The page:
With fits and spurts spring is finally on our doorstep (pay no attention to that dusting of snow we got yesterday, it’s already gone.)
A friend of mine recently dropped off some chicken “treats” for our flock. There is no ingredient list on the package but it looks like bird seed and suet – something that I always highly recommend in my workshops for a flock kept outdoors during a cold winter.
I usually throw in 2 blocks of suet treats (I used those blocks meant for bird feeders) for my flock of about 30 birds every other week in the dead of winter. You don’t want your birds to gain weight but you do want them to have a few extra calories to burn when the weather gets very, very cold (as it frequently does in New Hampshire.)
Before I gave these treats to my flock (which I did and which will be the last time before next winter), I read the lid.
All Natural Poultry Treats
Promotes natural foraging behavior
Keeps birds active and entertained in Winter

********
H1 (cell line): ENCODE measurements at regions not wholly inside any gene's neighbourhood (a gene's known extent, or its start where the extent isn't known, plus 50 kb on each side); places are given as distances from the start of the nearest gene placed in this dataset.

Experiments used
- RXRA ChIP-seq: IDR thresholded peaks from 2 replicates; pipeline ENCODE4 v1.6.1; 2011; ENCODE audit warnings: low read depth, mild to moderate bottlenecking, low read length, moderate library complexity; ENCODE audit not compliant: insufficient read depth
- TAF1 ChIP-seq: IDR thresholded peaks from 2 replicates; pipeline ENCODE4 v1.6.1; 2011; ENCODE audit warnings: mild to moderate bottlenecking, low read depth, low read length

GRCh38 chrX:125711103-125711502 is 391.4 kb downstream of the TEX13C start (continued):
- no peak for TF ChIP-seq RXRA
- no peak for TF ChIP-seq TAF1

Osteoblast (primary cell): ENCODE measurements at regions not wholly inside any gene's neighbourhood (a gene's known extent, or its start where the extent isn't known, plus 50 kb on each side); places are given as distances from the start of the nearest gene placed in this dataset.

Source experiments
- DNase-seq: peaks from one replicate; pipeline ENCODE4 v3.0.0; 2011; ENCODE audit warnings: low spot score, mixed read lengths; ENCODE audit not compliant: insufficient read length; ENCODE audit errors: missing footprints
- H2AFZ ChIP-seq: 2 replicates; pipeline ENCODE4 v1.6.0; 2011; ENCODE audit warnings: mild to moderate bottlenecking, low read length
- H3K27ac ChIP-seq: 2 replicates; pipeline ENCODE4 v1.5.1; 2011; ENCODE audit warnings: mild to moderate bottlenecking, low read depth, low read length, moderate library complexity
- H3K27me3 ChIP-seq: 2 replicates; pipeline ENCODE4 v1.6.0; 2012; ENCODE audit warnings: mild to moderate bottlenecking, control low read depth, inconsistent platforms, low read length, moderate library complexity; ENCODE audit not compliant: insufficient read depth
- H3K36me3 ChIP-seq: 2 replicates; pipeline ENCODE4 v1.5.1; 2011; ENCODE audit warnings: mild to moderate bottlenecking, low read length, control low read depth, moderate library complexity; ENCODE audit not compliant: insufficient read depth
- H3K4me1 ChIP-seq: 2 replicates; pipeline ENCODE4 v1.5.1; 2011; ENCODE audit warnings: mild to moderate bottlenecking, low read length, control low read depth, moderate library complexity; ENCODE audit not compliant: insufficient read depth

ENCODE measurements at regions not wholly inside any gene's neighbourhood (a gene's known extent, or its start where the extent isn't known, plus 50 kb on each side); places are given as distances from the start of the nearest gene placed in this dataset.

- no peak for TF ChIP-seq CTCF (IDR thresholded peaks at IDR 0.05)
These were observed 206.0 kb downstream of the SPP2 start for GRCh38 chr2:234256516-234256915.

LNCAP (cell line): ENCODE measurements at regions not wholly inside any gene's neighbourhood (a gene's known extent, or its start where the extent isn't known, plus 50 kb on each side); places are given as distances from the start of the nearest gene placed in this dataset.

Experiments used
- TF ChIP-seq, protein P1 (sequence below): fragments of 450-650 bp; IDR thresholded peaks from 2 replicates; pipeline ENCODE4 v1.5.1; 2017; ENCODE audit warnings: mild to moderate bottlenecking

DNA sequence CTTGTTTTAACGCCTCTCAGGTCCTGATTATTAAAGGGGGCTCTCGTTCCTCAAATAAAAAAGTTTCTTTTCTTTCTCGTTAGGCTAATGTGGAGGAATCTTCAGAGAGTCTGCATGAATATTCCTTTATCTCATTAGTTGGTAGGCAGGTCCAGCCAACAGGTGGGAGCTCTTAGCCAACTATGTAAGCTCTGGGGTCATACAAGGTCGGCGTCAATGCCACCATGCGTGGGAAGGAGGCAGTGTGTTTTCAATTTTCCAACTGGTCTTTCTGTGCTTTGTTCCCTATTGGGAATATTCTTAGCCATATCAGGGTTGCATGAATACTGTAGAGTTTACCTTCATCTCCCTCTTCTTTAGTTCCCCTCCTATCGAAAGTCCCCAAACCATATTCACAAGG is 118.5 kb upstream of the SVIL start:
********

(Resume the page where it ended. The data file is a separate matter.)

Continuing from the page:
A fun frozen treat in the summer
No, no, no, no. I realize that I’m in the minority here with many backyard chicken owners but if you are feeding your chickens and allowing them to roam even a little bit then they don’t need suet in the summer.
Not even frozen suet.
Frozen suet is not like ice cream, it’s not a treat. What it is, is frozen fat. And too much fat in your chickens’ diet will, well, make them fat. And a fat chicken is a chicken with medical and orthopedic problems.
In giving your chickens high fat treats, trust me, you’re not doing any one any favors.
Here in the United States we are starting to see cases of obese backyard chickens from well-intentioned owners who feel that they must “reward” their flock (and how do we reward in the United States? We go out to dinner!) Heck if we have ice cream for dogs then giving frozen treats to chickens only seems fair, right?
It’s not, so stop it. Now. If you want to treat your flock, give them the high-water-content rinds of your watermelon and watch them go to town.
As the weather gets warmer, you’re going to start seeing a lot of posts about “cool treats” you can give your flock, and while my birds will always have access to cool water and some shade, they get their “treats” from the usual kitchen castoffs we have at the end of the day.
And that’s okay with us all.
Wendy Thomas writes about the lessons learned while raising children and chickens in New Hampshire. Contact her at Wendy@SimpleThrift.com
Also, join me on Facebook to find out more about the flock (children and chickens) and see some pretty funny chicken jokes, photos of tiny houses, and even a recipe or two.
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